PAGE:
Tuesday, December 15, 2009

It May Be Getting Easier to Dine Out with Nut Allergies

Recently I asked my readers about the biggest concerns they have with regard to caring for a child with nut allergies. Not surprisingly, many people expressed anxiety about dining out at restaurants and for good reason. Eating at a restaurant is a leap of faith for the food allergic because you have to trust someone else to A) understand your allergy in the first place and how to avoid a reaction and then B)prepare the food under the right conditions so that cross-contact with an allergen doesn't take place. Still, for most of us dealing with nut allergies, dining out is a part of life, especially when you want to travel with your family.

I've both written about and heard some scary dining out stories, so I wanted to share some positive tales of dining out that I've read about recently. First, my local food allergy support group sent out a very encouraging e-mail about a member's recent experience at Wildfire, an upscale restaurant chain in the Chicago area and other cities. This support group member's son has peanut and egg allergies, as well as others. She did all the right things--mentioned the allergies when she made the reservation, made the reservation for an early dinner (5 p.m.) and then told her server when she arrived.

The chef himself came to their table and informed them he would prepare the allergy-free meal personally, then asked what the child wanted to eat. He also told the family that they are prepared to deal with food allergies and handle them daily.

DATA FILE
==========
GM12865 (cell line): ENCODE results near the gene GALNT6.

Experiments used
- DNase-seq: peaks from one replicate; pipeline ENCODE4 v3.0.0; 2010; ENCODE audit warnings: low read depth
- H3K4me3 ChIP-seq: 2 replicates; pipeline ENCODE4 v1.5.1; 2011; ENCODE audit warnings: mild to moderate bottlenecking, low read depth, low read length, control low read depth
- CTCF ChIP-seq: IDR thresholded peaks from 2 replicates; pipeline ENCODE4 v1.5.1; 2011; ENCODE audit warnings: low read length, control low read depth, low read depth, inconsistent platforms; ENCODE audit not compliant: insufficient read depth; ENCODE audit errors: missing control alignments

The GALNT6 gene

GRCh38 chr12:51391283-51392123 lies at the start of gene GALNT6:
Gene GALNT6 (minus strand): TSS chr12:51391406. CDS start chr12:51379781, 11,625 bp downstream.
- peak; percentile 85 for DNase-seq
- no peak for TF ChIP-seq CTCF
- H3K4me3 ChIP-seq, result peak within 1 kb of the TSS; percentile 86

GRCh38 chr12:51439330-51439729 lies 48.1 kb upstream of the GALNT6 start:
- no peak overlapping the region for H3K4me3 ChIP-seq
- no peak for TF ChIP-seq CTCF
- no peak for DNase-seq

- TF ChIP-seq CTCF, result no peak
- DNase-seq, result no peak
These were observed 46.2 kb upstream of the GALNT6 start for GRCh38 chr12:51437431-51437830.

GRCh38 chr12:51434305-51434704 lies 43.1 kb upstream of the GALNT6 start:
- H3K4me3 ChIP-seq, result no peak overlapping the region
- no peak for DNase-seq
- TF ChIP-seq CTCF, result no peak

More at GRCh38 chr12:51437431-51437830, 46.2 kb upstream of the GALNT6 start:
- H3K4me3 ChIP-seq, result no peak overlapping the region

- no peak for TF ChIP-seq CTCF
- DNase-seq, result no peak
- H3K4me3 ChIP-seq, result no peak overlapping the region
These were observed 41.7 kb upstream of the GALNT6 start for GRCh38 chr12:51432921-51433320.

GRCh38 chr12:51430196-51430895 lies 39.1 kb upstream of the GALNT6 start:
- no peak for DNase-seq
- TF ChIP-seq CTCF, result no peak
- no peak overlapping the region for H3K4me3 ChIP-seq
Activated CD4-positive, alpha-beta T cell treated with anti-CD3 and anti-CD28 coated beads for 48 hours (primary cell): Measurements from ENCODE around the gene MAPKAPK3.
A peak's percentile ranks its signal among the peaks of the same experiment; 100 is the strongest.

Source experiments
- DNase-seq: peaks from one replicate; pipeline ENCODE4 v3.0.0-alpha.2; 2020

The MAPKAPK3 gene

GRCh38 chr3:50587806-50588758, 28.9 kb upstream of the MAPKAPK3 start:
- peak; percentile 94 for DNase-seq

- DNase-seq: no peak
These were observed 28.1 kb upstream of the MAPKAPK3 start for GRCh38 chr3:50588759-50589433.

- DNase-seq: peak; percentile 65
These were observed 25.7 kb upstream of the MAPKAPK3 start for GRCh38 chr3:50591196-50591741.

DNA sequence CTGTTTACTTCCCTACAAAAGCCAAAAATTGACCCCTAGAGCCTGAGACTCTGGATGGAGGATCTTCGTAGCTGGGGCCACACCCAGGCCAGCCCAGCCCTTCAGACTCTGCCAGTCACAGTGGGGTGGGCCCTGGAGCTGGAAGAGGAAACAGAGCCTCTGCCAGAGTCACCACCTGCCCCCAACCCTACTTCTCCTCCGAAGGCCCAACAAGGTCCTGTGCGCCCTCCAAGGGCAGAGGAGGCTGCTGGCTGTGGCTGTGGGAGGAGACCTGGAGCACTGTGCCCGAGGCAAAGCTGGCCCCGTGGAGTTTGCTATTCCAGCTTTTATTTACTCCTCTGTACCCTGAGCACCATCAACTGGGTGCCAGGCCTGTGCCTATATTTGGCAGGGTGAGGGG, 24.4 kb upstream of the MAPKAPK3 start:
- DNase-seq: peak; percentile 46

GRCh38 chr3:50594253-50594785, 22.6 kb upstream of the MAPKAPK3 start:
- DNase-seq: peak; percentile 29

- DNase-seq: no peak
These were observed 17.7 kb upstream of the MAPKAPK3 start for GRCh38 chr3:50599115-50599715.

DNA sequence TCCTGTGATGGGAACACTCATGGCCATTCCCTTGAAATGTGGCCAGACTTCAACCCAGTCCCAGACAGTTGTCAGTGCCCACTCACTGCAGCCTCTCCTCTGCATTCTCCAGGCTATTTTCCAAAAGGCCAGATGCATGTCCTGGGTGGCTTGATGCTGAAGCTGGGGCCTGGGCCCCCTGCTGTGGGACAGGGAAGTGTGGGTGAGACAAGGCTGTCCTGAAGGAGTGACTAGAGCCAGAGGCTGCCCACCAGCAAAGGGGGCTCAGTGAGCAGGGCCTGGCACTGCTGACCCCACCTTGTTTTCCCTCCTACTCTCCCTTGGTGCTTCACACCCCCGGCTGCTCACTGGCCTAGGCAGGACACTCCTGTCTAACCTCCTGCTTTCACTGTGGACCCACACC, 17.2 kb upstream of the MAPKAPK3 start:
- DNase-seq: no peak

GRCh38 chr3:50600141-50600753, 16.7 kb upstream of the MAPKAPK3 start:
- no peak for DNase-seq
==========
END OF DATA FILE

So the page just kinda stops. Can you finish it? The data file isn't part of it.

Obviously, this is excellent customer service and the family reportedly had an enjoyable meal with a level of confidence in the safety of the food that was unusual to them (in a good way, of course!). I live near this restaurant and I can't wait to try it out with my own family. Oh, and this meal happened on a weekend--a busy time for restaurants. That tells me that if chefs/servers are informed on food allergies, a meal like this doesn't have to seem special, but can be the norm.

Another dining out tale: I was reading a restaurant review in The New Yorker magazine about The Vanderbilt restaurant in Brooklyn. Near the end of the article was a mention of a nut-allergic diner. Apparently, one of the people in the food critic's party was informed by the server that they should avoid a certain dessert containing almond flour. (I always advocate avoiding desserts at a restaurant when you have a nut allergy, by the way. Too risky.)

The reason I mention this review is that it was the first time I ever saw nut allergies mentioned in a New Yorker restaurant review and I've been a subscriber to the mag for about 12 years. Despite the fact that the food critic in the article felt the server handled the allergic diner a bit poorly (they did not offer the chance to re-order a dessert), to me this story indicates a new level of awareness about food allergies that is exciting and hopefully helpful.

Finally, some of you may have read my recent post about chef/restauranteur Emeril Lagasse and his work with Enjoy Life Foods on YouTube. Well, just last week Emeril was honored by the Food Allergy Initiative at their New York benefit with a lifetime achievement award. Also present were many prominent chefs that have restaurants not only in New York but all over the world. The fact that they would attend this event and feel compelled to support a food allergy organization speaks volumes about how much progress has been made.